's name and music come from the combined visions of saxophonist Danny Markovitch
and guitarist Dani Rabin
. Dani was born in California but grew up in Israel, where he met Markovitch and first formed Marbin as a duo in 2007.
"Both Danny and I grew up in Israel listening to Israeli music, but we also grew up listening to jazz, rock, folk and blues," Rabin explains. "We felt it's appropriate to name the album Israeli Jazz
because it gives a more whole and nuanced look to music that undeniably has Israeli roots, but at the same time is drawing from other traditions and fuses them into a coherent vision."
There's no doubt magic in their combination. With a powerhouse rhythm section (bassist Jon Nadel and drummer Blake Jiracek) keeping solid time, the two primary voices in Marbin play more like one. In more than a few places in their Israeli Jazz
, you cannot tell their voices apart.
"The Old Ways" sound exciting and new in Marbin's eight hands: Dancing saxophone and drums call the tribe to order, then electric guitar chords grow more forceful and loud until a blues-rock-jazz guitar jam erupts, Robin Trower
meets Jimi Hendrix
meets Duane Allman
burnt into a single sound in Rabin's Israeli crucible. "Swamp House" opens as an unaccompanied electric guitar blues, a mournful and solitary moan from a wetlands shack in the deep American South. Bass and drums, and then the saxophone, tumble and dance into the arrangement to raise both its tempo and spirit.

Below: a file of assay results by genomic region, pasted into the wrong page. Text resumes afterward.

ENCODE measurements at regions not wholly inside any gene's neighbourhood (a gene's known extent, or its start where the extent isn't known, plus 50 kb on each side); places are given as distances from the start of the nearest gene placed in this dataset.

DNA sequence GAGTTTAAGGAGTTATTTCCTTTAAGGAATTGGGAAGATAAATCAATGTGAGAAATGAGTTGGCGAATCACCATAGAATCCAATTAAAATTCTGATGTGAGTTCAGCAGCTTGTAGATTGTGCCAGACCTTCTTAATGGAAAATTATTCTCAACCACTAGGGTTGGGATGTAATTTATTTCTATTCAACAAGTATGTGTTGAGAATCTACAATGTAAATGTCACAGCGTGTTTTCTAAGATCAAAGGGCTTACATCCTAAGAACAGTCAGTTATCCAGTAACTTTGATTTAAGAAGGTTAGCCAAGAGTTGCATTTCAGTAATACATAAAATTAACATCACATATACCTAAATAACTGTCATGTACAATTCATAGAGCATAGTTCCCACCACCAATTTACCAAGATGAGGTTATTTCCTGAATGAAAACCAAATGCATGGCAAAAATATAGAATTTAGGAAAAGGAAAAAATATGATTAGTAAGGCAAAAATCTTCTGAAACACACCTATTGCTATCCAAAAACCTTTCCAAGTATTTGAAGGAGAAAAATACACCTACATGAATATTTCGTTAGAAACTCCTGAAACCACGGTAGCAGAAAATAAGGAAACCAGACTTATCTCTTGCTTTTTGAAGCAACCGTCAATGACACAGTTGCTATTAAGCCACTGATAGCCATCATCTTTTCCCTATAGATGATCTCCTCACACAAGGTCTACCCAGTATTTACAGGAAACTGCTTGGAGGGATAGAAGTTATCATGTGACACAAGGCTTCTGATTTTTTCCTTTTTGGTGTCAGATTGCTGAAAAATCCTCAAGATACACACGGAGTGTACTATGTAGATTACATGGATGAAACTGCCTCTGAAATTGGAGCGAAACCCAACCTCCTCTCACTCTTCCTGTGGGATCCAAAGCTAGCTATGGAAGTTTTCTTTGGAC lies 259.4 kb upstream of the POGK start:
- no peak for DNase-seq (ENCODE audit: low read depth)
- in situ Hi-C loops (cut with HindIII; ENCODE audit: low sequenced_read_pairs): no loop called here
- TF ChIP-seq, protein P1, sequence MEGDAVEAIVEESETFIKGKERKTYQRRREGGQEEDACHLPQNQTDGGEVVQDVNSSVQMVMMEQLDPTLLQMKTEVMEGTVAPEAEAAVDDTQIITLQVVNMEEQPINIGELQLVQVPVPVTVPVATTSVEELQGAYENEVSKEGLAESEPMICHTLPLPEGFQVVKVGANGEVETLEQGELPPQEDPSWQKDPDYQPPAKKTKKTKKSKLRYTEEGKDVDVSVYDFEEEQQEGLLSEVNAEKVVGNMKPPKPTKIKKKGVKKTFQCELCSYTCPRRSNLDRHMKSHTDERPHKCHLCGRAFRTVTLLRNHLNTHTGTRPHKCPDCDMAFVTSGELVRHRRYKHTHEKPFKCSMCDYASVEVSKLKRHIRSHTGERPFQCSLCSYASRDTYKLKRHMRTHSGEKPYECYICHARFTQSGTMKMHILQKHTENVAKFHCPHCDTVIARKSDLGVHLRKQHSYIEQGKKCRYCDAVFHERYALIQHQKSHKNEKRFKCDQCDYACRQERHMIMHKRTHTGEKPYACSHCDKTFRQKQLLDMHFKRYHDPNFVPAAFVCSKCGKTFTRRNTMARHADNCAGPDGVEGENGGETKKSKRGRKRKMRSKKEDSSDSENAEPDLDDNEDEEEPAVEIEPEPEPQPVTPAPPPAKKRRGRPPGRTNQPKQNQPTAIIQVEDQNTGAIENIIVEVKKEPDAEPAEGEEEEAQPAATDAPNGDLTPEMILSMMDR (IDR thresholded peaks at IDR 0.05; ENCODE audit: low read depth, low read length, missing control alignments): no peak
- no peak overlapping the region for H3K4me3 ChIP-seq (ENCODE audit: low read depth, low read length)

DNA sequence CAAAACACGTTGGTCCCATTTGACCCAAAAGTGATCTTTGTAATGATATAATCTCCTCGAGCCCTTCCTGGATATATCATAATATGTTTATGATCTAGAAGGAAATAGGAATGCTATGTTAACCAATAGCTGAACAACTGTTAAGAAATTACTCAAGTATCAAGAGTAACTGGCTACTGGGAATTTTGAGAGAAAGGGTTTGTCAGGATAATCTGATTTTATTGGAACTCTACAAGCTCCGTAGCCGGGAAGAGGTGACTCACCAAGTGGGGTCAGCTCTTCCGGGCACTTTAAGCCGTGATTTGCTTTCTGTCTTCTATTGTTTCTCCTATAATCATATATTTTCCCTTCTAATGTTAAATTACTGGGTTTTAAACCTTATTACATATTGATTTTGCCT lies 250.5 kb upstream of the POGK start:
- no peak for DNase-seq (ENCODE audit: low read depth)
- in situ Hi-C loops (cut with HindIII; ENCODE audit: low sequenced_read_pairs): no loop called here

Two back-to-back offerings suggest cocktail hour: "Moscow Mule" displays a distinctly Russian saxophone sound and melody which Rabin shreds like a garment; "Pirate Punch" doubles up its heady pleasures with a spacious moody blues that eventually erupts into a communal jam that's simultaneously world, rock, blues, and jazz music. And again, when Rabin and Markovitch play together, your ears cannot tell them apart.
"To us, jazz is about the spirit of the music. At the heart of our music there are always improvised solos over harmony and form," Markovitch muses. "Good jazz always has a delicate balance between chaos, the solos, and order, the compositions/arrangements, and that's the line we tread on while allowing ourselves to explore all the other aspects of music."